With all the talk of who the Cowboys may have to move on from given the current issue of being over the salary cap, I find myself confused. When guys like DeMarcus Ware and Dez Bryant were released and the team began shifting how it signed players, we heard it was to ensure they wouldn't find themselves in those tough spots with the cap anymore. So how have they managed to do exactly what they set out not to do? – JAMES MITCHELL / INDIANAPOLIS, IN
David: There are a lot of places you can go with this. For starters, I'd argue that if you aren't flirting with the salary cap, you probably don't have a very good roster – or you've managed to find some franchise-changing players early on in their careers, like the Bengals did. On top of that, the fact that the cap took a huge hit due to the outbreak of COVID-19 doesn't help anyone. Most importantly (and more directly to your question), the Cowboys don't have to move on from anyone due to their cap situation. They might choose to do that, but it if they do it won't be out of necessity. You can always find a way to make the cap work, and if a team opts to part ways with a player, they're telling you more about how they feel about that guy than how they feel about their cap.
Rob: I think Dave nailed it. If you're competitive, you're probably up against the cap every year, and you're probably competitive because you're hitting on draft picks that eventually need big long-term deals. The system is designed for teams to face these challenges, especially if your roster has a franchise quarterback who earned a huge second contract. The other thing I would add is that this year's cap is roughly $208 million. Thankfully, that's a big jump from the 2021 cap ($182.5 million) but probably around $10 million less than it would've been this year if not for the pandemic impacting league revenue.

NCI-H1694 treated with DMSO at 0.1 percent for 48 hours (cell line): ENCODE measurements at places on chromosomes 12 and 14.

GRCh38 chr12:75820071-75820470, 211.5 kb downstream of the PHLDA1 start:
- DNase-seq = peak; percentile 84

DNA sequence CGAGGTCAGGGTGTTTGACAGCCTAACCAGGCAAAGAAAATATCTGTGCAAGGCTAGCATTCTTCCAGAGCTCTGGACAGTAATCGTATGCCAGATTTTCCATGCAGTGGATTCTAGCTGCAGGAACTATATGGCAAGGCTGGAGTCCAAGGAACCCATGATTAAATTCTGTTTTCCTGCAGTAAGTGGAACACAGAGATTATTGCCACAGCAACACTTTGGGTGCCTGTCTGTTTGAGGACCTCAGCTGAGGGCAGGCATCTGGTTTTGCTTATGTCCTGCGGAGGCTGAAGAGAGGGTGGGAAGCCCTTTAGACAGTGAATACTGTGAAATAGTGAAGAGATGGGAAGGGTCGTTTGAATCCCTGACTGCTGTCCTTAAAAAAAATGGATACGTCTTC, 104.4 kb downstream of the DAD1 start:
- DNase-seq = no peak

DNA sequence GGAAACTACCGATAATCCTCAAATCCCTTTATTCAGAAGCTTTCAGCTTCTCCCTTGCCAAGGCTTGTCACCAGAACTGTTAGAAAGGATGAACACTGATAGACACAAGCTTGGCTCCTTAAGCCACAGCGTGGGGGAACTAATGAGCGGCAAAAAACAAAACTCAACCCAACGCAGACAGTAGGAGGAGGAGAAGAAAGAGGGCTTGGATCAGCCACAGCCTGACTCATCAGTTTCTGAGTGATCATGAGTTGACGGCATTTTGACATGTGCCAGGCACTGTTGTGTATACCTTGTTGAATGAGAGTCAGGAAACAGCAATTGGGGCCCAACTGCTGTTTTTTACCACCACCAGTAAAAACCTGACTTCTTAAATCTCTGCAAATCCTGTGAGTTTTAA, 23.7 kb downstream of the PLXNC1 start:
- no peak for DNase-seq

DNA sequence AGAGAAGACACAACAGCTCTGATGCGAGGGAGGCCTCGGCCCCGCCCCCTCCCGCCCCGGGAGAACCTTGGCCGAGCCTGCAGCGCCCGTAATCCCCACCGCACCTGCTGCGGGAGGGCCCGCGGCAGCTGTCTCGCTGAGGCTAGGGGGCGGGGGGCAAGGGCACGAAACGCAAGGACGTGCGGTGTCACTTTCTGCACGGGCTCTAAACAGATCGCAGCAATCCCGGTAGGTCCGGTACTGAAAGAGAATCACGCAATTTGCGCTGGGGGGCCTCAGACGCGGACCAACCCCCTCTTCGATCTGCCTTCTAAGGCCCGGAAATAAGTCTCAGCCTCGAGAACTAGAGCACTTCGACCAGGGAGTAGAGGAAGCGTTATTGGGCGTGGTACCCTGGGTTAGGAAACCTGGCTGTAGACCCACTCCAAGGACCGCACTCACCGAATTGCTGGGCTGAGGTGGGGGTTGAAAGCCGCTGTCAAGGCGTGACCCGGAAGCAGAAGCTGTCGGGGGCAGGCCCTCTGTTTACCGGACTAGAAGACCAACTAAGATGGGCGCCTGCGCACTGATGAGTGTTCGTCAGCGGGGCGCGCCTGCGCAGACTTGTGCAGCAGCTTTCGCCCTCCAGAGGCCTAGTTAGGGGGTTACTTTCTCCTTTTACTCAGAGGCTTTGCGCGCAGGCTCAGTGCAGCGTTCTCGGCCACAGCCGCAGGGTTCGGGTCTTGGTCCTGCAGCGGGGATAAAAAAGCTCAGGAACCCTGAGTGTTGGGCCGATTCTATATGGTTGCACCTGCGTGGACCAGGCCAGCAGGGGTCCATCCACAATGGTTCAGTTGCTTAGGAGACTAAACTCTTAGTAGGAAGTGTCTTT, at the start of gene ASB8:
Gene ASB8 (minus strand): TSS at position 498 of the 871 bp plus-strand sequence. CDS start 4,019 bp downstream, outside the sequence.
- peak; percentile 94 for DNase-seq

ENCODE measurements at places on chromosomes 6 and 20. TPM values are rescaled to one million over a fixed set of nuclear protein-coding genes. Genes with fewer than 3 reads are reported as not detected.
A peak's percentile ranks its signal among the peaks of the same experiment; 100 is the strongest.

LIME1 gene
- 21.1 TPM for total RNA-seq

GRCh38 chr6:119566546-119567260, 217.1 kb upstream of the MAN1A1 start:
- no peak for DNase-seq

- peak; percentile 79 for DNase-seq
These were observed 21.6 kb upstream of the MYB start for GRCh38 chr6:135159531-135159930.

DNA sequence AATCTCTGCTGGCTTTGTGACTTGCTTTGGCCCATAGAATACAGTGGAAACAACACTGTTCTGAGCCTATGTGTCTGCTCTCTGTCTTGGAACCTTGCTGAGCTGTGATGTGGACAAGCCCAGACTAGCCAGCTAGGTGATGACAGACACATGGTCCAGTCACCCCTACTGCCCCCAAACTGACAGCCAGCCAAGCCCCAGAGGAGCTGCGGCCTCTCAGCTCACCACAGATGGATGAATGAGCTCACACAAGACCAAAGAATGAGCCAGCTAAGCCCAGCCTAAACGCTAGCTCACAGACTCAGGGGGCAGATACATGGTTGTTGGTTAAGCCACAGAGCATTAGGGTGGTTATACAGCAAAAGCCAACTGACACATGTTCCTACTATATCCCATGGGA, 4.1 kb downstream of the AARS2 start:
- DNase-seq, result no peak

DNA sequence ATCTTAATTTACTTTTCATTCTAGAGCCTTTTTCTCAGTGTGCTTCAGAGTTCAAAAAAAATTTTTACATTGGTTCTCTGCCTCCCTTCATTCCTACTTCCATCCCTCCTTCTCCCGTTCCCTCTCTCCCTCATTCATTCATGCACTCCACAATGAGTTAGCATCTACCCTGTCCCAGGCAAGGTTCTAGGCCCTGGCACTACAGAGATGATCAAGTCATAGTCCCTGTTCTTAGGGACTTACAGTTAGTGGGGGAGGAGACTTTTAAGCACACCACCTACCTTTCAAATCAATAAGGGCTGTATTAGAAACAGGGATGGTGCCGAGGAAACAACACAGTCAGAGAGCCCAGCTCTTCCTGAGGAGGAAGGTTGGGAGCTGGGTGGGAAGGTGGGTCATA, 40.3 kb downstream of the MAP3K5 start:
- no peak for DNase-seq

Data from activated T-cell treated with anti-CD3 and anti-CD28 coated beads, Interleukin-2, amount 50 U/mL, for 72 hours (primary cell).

Are the high number of one-year deals for free agents for the Cowboys (and the NFL) driven by player agents or driven by the teams? – MARK MUMFORD / GREENVILLE, DE
David: I don't think there's a blanket answer to that question. Players typically want long-term security, so they angle for more years, but if the team has more leverage (i.e., the player in question doesn't have a great resume), then it's common to see a shorter deal to mitigate the risk of the signing. That said, you also have to consider the players who don't want to be locked up for long periods of time. You'll often see players coming back from injury negotiate a shorter deal. That way, if they bounce back successfully from the injury, they can hit free agency more quickly and recoup some money. It all just depends on the player and the situation in question.
Rob: Those one-year deals probably give the Cowboys more flexibility year-to-year at the back end of the roster, knowing that their core already takes up a large piece of the salary cap pie. But it also just depends on the player and their situation. Sometimes it's the players' decision and sometimes it's the best deal available. Last year the Cowboys signed two safeties, Damontae Kazee and Malik Hooker, with proven experience but coming off major injuries. (Who knows, maybe Michael Gallup will end up deciding to bet on himself and sign a one-year deal here or somewhere else, then look to cash in a year from now with a big season.) I don't know for sure if Jayron Kearse had any multi-year offers last year, but he's probably turned his 2021 season into a nice contract somewhere, so it worked out well for him.